Return to Contents Chapter 10: Conjugation in Alkadienes and Allylic Systems Ch 10 contents

Allylic systems

The positions adjacent to alkene C=C often show enhanced reactivity compared to simple alkanes due to the proximity of the adjacent π system.  Such positions are referred as "allylic". In contrast, recall that the term "vinylic" is used to described the atoms directly associated with the C=C unit.






   





Allylic carbocations
 

Allyl cation resonance forms The π system of a double bond can stabilise an adjacent carbocation by donating electron density through resonance. Remember that delocalising charge is a stabilising effect. This stabilisation is equivalent to that of two alkyl groups, so the allyl cation has similar stability to the 2-propyl cation.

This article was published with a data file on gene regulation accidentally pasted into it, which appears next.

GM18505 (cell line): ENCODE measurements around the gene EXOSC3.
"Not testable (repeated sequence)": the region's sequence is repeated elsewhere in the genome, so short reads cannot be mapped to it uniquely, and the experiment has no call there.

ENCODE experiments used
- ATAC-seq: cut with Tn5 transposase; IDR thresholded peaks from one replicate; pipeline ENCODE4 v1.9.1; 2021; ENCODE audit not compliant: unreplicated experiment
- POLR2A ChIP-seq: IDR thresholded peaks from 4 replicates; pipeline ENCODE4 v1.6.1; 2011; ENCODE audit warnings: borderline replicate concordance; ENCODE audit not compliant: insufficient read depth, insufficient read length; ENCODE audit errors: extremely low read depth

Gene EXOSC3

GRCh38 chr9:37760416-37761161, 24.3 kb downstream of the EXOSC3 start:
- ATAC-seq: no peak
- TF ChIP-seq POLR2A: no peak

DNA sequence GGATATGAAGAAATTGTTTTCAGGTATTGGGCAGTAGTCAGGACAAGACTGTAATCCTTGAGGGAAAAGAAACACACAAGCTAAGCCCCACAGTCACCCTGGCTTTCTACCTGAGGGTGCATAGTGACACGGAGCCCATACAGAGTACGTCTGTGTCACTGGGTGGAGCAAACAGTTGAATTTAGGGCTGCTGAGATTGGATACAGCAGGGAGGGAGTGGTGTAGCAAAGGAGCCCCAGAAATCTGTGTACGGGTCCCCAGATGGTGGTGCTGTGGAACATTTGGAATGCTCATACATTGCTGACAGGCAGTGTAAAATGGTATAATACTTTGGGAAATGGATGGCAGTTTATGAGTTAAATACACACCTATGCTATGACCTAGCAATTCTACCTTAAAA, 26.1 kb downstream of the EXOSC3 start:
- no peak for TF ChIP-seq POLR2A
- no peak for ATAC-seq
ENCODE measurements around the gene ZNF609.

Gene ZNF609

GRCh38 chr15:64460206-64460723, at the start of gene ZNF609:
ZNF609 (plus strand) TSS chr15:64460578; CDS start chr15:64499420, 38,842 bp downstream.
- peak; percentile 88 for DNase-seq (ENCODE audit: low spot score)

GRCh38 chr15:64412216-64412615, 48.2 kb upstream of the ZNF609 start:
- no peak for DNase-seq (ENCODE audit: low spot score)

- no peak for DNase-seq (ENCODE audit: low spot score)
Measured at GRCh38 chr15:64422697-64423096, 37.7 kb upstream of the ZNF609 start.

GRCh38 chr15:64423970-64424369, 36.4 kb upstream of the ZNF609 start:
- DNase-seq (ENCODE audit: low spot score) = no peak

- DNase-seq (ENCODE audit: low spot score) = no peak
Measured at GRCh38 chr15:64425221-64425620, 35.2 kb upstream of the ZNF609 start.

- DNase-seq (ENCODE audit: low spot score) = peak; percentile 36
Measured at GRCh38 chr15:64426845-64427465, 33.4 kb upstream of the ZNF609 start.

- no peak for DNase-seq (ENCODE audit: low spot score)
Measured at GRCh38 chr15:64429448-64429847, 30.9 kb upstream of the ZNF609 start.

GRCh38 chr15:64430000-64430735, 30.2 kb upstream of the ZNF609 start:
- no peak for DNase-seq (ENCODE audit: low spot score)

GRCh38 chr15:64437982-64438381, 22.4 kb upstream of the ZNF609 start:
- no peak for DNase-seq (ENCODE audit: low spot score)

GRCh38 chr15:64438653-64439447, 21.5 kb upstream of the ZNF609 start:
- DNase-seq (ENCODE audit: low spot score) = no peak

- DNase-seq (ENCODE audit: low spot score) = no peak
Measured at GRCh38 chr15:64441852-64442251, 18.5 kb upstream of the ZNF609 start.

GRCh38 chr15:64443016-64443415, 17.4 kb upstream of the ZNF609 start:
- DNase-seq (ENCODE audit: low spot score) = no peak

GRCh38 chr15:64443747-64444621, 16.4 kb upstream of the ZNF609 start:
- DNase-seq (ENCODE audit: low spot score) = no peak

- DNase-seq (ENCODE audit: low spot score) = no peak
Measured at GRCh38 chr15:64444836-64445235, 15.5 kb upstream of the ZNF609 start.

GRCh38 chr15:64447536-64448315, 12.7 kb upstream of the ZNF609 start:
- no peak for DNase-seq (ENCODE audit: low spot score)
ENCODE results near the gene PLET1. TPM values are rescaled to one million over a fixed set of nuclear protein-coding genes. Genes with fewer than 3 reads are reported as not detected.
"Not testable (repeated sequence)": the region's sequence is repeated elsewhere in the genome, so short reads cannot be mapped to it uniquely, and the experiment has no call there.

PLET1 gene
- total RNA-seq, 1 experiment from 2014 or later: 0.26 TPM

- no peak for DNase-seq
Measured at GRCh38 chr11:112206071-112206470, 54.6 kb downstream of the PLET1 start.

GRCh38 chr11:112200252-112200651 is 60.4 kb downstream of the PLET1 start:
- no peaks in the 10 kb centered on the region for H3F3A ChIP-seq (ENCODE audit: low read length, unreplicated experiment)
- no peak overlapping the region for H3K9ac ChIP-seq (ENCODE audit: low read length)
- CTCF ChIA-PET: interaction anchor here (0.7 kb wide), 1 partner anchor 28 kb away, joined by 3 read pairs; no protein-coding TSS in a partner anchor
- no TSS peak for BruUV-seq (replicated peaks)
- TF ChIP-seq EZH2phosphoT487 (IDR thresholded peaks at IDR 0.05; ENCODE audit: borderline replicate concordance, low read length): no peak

Note that in the two resonance forms of the allylic cation, the positive charge is located on the terminal carbon atoms and never on the middle carbon.  This is reflected in the resonance hybrid and the positive areas of the electrostatic potential shown to the right (blue). Note that either of the carbons with +ve charge could be attacked by a nucleophile. electrostatic potential of allyl cation

Due to the stability of these allylic cations, they are readily formed as intermediates during chemical reactions, for example SN1 reactions of allylic halides.

Allylic radicals
 

allyl radical resonance forms The π system of a double bond can also stabilise an adjacent radical  through resonance. Remember that delocalising the radical is a stabilising effect. 
Due to the stability of these allylic radicals, they are readily formed as intermediates during chemical reactions, for example allylic halogenation.

Reactivity
both are primary C-H but the allylic C-H bond is weaker

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Dr. Ian Hunt, Department of Chemistry, University of Calgary